SL: Including Poland. And I’m looking forward to that. That’s my first time going to Poland. Yeah, so September’s really busy. So because of that I made August very quiet. So overall it’s like doing two conferences a month. I just happen to be doing four in one run. [laughs]

KN: You can spend more time on your hobby. What is your hobby?

SL: I read a lot, and I actually found an author recently who can cope with my reading speed, so there is an author called Michael Anderle and he writes these really fun books about vampires and werewolves being a product of alien intervention, so it’s a sci-fi with vampires in. And since he started writing the books in 2015, there are 17 books in the main series that he’s written and he has co-written with something like ten other authors another 30 books. There are now something like eight series in the universe. I think it’s called The Kurtherian Universe. So around these books. And now they’re kind of outputting one book a week, which is like a couple of hours’ reading for me, but he’s the only author who comes close.

KN: Crazy speed of writing. [laughs]

SL: Crazy speed of writing, which means I can do my crazy speed of reading.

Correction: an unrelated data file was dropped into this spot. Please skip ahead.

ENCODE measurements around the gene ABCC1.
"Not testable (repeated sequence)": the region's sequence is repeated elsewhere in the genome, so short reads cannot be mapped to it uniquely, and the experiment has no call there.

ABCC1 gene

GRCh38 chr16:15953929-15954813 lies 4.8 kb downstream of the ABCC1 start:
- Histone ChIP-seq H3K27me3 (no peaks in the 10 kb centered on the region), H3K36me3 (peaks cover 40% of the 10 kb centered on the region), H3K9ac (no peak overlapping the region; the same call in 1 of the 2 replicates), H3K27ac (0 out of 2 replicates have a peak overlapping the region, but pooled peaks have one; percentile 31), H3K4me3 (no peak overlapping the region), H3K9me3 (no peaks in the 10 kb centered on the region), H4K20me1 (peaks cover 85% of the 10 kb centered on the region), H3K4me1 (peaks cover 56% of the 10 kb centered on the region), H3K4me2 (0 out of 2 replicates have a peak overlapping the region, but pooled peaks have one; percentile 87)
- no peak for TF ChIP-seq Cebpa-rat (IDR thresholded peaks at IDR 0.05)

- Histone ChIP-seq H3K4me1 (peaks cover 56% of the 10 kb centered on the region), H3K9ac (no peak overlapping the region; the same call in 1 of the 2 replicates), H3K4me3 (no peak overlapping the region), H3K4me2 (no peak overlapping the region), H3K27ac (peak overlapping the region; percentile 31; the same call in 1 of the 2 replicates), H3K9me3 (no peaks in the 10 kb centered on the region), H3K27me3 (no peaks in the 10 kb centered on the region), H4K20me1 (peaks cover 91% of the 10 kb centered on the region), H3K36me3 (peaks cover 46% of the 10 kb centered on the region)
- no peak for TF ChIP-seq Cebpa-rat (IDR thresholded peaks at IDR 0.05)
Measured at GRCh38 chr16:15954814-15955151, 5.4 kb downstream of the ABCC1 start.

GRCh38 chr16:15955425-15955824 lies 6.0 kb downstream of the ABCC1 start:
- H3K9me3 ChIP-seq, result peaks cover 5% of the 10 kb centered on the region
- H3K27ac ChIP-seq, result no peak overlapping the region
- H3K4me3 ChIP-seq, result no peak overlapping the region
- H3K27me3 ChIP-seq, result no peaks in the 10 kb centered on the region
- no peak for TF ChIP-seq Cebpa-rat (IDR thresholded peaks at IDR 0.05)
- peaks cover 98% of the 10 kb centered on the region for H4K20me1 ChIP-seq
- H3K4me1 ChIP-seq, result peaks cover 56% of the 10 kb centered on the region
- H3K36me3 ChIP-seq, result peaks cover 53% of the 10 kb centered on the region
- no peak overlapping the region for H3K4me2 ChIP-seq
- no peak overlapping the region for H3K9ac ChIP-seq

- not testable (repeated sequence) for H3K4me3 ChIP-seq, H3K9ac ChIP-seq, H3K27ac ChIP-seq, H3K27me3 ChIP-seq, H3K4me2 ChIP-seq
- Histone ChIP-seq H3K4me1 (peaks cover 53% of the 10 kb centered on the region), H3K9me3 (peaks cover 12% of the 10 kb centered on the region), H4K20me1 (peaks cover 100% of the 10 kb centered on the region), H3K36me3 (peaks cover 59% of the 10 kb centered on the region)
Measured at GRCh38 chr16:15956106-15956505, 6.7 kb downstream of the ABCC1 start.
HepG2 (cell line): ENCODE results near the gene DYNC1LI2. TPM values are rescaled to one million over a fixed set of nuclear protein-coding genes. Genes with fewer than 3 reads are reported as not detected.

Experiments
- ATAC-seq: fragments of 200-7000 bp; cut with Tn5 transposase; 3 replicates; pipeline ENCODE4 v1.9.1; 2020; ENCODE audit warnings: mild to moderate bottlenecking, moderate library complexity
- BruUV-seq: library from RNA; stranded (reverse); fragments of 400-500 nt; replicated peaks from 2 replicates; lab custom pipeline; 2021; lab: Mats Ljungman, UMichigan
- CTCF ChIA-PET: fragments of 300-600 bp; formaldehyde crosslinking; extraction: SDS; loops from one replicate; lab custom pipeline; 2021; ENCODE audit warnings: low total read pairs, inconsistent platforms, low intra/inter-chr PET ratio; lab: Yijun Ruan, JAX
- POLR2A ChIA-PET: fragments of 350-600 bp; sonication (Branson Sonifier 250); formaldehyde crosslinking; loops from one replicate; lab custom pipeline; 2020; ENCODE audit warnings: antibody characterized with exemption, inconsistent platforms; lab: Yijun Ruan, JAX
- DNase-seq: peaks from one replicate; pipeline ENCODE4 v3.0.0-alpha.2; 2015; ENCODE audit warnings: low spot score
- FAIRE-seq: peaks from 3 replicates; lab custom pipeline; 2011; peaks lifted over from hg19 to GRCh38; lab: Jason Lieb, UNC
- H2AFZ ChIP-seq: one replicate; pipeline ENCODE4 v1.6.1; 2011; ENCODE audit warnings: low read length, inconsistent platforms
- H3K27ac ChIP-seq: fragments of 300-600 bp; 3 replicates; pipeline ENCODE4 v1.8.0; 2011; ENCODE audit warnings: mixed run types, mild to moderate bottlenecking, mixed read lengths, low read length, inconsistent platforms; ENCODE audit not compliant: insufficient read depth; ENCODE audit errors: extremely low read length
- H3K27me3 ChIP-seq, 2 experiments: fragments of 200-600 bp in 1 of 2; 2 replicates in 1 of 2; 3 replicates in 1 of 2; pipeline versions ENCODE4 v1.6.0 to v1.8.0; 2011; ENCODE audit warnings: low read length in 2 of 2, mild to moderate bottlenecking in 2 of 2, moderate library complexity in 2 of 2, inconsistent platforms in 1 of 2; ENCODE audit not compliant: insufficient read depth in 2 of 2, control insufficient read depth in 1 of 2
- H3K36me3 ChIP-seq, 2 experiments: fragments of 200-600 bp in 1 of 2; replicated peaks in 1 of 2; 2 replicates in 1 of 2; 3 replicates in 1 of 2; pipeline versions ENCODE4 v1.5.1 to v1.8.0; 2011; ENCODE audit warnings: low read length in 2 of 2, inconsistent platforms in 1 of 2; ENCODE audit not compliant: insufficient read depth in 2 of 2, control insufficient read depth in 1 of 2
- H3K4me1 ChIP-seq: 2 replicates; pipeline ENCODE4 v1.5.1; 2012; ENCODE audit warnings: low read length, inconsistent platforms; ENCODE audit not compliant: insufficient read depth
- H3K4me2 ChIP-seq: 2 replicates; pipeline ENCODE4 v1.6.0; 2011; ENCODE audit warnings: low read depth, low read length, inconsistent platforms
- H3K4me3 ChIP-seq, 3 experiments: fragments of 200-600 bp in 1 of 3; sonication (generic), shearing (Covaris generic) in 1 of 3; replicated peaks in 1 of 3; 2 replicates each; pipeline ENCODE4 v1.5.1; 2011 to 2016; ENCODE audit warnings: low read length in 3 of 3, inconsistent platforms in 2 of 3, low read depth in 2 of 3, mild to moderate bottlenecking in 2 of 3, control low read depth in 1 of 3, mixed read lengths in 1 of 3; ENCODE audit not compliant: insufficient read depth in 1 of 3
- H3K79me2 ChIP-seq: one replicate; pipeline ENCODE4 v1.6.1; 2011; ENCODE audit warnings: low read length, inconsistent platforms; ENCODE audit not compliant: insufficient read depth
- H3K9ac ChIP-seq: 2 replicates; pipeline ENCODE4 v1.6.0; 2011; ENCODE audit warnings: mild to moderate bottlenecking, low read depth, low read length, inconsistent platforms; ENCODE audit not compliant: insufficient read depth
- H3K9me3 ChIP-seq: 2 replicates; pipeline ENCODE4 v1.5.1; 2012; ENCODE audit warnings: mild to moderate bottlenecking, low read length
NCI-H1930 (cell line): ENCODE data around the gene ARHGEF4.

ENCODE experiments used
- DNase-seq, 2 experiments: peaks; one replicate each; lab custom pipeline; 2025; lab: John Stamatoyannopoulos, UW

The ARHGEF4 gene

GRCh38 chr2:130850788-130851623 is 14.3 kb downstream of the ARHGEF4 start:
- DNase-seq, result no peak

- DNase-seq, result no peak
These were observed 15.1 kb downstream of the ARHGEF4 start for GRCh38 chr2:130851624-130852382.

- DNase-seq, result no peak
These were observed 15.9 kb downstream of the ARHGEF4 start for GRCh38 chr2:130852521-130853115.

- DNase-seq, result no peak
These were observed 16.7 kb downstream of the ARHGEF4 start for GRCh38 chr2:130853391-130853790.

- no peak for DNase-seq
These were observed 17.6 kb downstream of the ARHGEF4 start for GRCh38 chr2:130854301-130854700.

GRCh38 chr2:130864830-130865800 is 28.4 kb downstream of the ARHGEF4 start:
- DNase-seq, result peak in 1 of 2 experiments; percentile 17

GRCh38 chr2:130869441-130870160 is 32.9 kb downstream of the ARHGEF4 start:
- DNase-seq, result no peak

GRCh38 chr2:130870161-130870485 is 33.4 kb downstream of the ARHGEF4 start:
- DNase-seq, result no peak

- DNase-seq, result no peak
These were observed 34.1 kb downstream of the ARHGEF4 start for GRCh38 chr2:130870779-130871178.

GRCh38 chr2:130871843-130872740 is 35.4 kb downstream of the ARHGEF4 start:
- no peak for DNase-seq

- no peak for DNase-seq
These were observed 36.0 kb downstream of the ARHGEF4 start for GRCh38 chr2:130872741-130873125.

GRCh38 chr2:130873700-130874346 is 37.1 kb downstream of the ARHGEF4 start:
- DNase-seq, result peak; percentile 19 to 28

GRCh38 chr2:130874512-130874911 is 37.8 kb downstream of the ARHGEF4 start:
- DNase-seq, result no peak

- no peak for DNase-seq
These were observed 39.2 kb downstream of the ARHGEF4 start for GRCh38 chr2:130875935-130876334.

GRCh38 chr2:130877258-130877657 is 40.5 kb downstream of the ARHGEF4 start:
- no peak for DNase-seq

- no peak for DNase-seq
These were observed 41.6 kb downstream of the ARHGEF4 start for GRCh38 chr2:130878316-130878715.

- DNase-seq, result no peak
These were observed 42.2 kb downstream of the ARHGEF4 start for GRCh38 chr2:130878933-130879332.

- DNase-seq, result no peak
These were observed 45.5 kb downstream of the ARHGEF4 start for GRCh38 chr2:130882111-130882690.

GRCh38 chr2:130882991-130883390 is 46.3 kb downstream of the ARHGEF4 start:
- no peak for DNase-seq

KN: Maybe he has a bot to write his books.

SL: Maybe, yeah. Now he has all these authors as well working on it, so it’s really awesome. I play a lot of board games.

KN: What is your favourite?

SL: That’s a tough one. I really like my abstract games, but probably my most favourite game is Cribbage, which is a classic card game, and Star Realms, which is kind of a deck builder, so it’s very much like a resource optimisation challenge and everything. It puts my data science brain to work in games. There are some games that I don’t play very often because I’m too good at erm… There’s a game called Camel Up, where you basically place bets on how soon these camels will finish doing a race. But because the amount of moves everything can take is really constrained, because I can do all the probabilities and the conditional probabilities quite quickly in my head, I’m too good at the game and I don’t like games which I win at all the time. Something that you always win at isn’t worth doing.

KN: Basically, there are no people who want to play with you. [laughs]

SL: No! My husband would like to play the game but I’m like “Dude, I win. If I always win, that means you always lose. Why would you always want to lose?!” That’s worse than always wanting to win. I want a challenge.

DW: So the challenge could be if he took you to a casino next time you are in Poland and you could do the probability things, the data science in your head and maybe we could even win something. But I think it’s too risky.

SL: Yeah, I don’t do betting generally, just because it’s always weighted against the punter. You actually make more money just by investing in an automated tracker funds. Stock brokers, they usually, like hedge fund managers and fund managers, they get short-term gains but overall they don’t perform that much better than the stock market, whereas the automated trackers, the ones that computers pick the stocks and everything, often do a lot better. So just invest your money in an automated tracker fund like Vanguard. That’s the best way to make money, instead of betting in casinos.